Journal of the New Zealand Medical Association, 25-July-2008, Vol 121 No 1278
Stephen Watson Taylor
Stephen graduated from Otago Medical School as a committed socialist in 1951.
He hung his plate in the new state housing developments of Mount Roskill in 1953.
In 1959 after the US Surgeons General Report on Smoking and Health, he called a public meeting at the Mount Roskill Council Chamber and became the founding patron of NASH—National Action on Smoking and Health. This small group later evolved into the worldwide network of anti-smoking charities (ASH). He campaigned hard for a legislative ban on the advertising of cigarettes and in 1963 New Zealand became the first country to withdraw tobacco advertisements from television and the print media.
He was to be a sole practitioner in Mount Roskill for 20 years.
With a long interest in natural childbirth and as a follower of Grantley Dick Read in the late 1970s, he commenced practise in Ponsonby as a home birth doctor. He became an advocate for reform of the legislation prohibiting home birth.
A well-known supporter of the political left, he fasted in Albert Park in 1970 for 40 days on a glass of water per day in a personal protest against New Zealand’s involvement in the Vietnam War (see photo).
He was never content with the status quo, and by the 1970s had taken the view that medical intervention was often unhelpful and that the body would in time heal and solve its problems of (and in) itself. To the dismay of his patients, he was strongly against the use of drugs such as alcohol, tobacco, tea, coffee and the prescription of pain killers and antibiotics—unless absolutely medically necessary.
After his experience of the demands of sole practice he saw a need for out-of-hours medical services and with support from a business friend in the 1970s he opened the first out-of-hours emergency practice in the Khyber Pass in Auckland.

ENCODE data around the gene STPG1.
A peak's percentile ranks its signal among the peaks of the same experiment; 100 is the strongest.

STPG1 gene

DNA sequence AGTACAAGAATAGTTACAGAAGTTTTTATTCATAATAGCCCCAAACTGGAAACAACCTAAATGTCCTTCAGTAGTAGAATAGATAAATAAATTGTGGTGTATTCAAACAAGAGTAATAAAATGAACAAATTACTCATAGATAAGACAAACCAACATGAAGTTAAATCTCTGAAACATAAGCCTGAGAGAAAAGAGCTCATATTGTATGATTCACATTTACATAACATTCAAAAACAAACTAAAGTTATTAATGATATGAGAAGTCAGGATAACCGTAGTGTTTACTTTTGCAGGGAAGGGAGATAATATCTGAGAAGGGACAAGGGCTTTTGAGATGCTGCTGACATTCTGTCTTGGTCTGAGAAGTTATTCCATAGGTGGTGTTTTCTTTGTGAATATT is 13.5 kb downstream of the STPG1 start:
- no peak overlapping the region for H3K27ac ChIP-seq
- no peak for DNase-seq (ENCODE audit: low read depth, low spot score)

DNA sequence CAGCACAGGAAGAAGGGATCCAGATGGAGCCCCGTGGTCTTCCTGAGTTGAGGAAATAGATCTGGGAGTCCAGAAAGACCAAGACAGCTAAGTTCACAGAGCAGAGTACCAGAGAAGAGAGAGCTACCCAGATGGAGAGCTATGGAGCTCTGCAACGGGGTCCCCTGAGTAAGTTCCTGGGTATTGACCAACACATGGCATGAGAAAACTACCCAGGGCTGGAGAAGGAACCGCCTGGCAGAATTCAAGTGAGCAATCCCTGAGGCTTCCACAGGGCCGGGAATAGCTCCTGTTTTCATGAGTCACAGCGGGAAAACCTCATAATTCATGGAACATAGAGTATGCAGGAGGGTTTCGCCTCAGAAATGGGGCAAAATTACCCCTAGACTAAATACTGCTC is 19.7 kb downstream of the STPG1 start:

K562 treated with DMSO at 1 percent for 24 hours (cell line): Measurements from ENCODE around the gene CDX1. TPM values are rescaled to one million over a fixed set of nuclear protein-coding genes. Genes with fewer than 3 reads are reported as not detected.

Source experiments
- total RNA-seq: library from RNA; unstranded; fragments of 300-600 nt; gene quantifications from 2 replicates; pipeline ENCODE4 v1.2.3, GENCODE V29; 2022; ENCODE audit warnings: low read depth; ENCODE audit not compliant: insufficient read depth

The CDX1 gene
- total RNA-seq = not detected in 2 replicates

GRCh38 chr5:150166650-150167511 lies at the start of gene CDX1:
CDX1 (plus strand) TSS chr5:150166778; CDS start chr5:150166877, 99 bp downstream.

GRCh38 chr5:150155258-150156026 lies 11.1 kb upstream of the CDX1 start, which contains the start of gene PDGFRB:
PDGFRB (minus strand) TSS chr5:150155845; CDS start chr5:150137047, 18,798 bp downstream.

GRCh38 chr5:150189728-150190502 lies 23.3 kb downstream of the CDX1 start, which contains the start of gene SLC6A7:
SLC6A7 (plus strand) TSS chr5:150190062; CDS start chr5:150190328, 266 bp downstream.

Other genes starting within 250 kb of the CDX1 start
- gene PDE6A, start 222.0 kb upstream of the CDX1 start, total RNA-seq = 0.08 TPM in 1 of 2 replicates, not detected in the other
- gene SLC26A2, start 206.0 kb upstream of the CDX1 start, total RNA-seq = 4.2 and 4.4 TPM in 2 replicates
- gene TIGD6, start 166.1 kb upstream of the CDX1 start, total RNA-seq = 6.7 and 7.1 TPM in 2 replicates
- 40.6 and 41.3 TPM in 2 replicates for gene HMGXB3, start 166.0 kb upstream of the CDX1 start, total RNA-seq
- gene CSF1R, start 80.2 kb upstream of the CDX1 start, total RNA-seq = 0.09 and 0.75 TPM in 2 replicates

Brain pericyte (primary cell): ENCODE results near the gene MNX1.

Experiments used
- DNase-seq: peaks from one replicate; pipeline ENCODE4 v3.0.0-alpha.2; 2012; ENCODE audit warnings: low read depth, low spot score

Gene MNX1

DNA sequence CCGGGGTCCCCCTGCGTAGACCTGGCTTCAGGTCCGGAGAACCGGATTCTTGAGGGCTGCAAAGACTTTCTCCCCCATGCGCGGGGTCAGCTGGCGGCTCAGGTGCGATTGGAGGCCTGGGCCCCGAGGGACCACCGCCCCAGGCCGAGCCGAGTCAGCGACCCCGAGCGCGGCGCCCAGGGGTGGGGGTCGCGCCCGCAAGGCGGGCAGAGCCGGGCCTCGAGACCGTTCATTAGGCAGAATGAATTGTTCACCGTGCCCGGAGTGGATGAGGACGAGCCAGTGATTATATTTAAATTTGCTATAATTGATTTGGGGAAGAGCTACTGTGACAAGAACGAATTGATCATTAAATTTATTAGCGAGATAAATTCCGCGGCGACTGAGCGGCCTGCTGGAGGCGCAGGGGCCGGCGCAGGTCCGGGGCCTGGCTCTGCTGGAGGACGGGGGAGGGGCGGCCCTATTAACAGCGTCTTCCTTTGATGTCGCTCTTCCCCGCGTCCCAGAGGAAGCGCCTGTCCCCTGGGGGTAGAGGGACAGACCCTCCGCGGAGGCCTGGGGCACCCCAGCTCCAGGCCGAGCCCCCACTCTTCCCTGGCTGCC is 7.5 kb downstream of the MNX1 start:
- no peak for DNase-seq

In the early 1980s he worked at the “front lines” in the Springbok Rugby Tour demonstrations, helping demonstrators who had been injured in the rioting by the famous Red and Blue Squad “crowd control” tactics.
He travelled the world, and in his later years lived in Brisbane having retired to write on philosophy, politics, childbirth, and mathematics. He developed a theory of number based on the circle (Circlemaths) to which he devoted many of his final years.
When faced with a respiratory illness in his last days he declined drugs and passed away on 5 July 2008 at the Cook Hospital in Gisborne with his family close at hand.
He is survived by his wife Carol, four sons and a daughter, and his older brother Dr Robert C Taylor of Napier.
Peter Taylor (one of Stephen's sons), a solicitor in London England, wrote this obituary on the suggestion of Dr Bill Brabazon who attended Otago Medical School with Stephen in the late 1940s.
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